Question of the week: How do I answer questions from a parent who is in the middle of divorce conflict?


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It’s Sunday morning crunch time, and you get an almost unanswerable question from a divorcing parent. More than likely, his kids are out of control due to the divorce, and he desperately needs help. How do you respond to such questions?

One children’s minister asked for help in just such a scenario: “Give me a few short phrases that I can remember and can use with some of the divorcing people in my church. I want to help them, but they usually catch me on Sunday morning when I’m rushed to get things done and greet people.”

This children’s minister is like a lot of you. He doesn’t want to ignore the hurting parent. He wants to help, but he is struggling to come up with empathetic things to say on the spur of the moment.

Here are 5 “Stop” phrases and sentences you can memorize quickly to say on the spur of the moment. Think of these as Stop Signs!

Stop Signs

  1. Stop talking to your ex about anything except the kids and finances.
  2. Stop trying to be friends with your ex right now. That can come later when both of you have adjusted and healed.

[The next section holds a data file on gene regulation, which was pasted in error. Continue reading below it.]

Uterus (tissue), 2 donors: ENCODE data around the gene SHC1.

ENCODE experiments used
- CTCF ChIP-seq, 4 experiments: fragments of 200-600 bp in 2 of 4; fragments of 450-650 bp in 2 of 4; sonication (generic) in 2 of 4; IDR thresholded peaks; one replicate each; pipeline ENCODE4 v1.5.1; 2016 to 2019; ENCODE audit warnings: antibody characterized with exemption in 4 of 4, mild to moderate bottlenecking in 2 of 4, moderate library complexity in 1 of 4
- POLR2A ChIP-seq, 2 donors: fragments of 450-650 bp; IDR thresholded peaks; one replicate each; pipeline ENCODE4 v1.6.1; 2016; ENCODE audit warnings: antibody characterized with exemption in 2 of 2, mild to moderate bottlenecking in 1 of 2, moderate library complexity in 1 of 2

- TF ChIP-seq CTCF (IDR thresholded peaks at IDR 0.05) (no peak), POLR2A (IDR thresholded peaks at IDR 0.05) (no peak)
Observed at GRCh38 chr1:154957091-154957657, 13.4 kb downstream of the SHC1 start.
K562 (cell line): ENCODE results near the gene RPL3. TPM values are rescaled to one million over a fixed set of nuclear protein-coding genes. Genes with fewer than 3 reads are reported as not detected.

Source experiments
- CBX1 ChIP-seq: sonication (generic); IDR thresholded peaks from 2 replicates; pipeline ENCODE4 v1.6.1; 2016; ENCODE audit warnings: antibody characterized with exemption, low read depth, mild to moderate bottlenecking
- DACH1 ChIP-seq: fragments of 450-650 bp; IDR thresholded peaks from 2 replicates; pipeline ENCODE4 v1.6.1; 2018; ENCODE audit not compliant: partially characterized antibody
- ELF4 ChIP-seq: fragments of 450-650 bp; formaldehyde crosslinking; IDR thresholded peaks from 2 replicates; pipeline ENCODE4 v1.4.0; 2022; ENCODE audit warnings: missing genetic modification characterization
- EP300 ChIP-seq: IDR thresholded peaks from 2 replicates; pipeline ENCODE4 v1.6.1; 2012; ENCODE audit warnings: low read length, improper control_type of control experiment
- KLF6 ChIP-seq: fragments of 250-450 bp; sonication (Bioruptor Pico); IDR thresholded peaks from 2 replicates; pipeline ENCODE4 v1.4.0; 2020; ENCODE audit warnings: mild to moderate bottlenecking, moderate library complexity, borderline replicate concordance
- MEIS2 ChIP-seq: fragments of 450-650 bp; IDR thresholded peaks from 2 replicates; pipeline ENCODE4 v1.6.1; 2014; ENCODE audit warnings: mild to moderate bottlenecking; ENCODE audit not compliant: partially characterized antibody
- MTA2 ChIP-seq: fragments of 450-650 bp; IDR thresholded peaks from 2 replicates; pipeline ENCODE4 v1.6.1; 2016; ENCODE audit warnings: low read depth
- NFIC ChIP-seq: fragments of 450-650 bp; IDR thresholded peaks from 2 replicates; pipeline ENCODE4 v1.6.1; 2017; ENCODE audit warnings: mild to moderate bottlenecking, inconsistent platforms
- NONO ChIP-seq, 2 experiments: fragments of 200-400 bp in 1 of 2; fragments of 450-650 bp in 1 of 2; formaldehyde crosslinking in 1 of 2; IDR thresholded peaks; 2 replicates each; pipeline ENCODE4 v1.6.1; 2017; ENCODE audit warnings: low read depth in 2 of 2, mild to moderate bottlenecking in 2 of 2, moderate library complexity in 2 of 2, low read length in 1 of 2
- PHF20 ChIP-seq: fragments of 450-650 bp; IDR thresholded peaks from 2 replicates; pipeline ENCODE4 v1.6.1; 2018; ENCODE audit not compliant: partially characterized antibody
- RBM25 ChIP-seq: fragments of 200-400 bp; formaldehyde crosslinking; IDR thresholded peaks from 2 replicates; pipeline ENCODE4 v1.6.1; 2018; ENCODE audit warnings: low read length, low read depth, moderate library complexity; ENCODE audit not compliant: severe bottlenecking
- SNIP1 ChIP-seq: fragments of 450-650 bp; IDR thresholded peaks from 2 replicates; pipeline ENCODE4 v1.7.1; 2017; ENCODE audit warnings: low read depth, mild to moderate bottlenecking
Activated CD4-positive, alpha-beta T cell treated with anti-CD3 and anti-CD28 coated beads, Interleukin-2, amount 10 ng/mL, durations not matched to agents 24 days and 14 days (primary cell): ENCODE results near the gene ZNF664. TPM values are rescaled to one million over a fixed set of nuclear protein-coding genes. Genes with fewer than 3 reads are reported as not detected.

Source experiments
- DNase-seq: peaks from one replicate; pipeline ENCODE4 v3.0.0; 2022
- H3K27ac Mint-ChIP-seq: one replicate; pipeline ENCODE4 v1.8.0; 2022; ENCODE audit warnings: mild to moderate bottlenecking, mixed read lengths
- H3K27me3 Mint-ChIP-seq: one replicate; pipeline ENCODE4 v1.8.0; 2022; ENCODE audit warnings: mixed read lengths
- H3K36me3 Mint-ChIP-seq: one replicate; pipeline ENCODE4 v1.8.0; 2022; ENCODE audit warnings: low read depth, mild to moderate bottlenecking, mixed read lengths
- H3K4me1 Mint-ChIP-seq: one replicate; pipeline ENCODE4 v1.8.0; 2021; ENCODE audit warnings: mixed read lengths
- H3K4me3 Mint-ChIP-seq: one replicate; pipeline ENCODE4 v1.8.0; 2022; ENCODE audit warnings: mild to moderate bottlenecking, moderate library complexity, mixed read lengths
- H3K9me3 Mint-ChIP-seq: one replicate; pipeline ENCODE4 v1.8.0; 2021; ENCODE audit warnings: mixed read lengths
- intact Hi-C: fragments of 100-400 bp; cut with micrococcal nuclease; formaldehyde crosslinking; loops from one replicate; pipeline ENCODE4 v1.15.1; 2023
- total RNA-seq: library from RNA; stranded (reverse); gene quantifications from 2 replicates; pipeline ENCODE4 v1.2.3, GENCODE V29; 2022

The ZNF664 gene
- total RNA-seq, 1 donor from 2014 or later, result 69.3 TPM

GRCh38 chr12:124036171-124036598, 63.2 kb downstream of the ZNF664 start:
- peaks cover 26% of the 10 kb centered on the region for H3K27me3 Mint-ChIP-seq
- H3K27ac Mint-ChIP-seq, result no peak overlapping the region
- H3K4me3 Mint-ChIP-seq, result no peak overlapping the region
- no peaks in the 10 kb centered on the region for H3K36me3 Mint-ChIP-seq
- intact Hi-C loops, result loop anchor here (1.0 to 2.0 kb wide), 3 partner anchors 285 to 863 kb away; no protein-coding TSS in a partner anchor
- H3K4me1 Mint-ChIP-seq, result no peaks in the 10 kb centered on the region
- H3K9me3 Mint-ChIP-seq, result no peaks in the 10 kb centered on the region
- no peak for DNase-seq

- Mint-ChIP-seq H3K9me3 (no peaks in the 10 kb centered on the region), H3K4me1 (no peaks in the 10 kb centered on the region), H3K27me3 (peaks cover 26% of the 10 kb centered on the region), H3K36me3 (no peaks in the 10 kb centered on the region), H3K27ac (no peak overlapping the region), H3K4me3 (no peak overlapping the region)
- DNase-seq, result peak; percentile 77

3. Stop fretting and worrying. Let God be your redeemer. “Refrain from anger and turn from wrath; do not fret—it leads only to evil.” Psalm 37:8 (NIV)
  4. Stop talking to other people about your divorce. Find one or two confidants who will listen to you. And join a DivorceCare group where you can talk to people who can relate to what you are experiencing.
  5. Stop allowing the divorce to define who you are. Divorce is a situation; is it not who you are. You are a child of God, and there will be life after the divorce.

Some children who are out of control can begin to heal once the divorcing parent stops all the arguing and confrontations with the ex. Until the war between the parents stops, some children may continue to be out of control. Help the parent move forward with some of these phrases.

Later, when life is calmer for you, and you aren’t pressed as much as you are on a Sunday morning, give the parent a call. Ask how he is doing. If possible, arrange a time to visit. Every so often, text words of encouragement, and include short Scriptures that will bring hope to what many divorcing parents seems to be a hopeless situation.

One word of caution: you may have to repeat some of these phrases several times, and the first Stop Sign might be the most used one of all.

IMPORTANT NOTE: These stop phrases are not intended to cut off productive communication that could lead to reconciliation of the marriage. They are designed to help defuse immediate tensions for the benefit of the children. Opportunities for reconciliation may actually be enhanced by such a ceasefire. We encourage all in ministry to look for opportunities to promote reconciliation.


This article is updated and adapted from an article originally published on the Kids & Divorce blog May 5, 2014.

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Want to learn more about how to start a DivorceCare for Kids group for the hurting children in your community? Click here.

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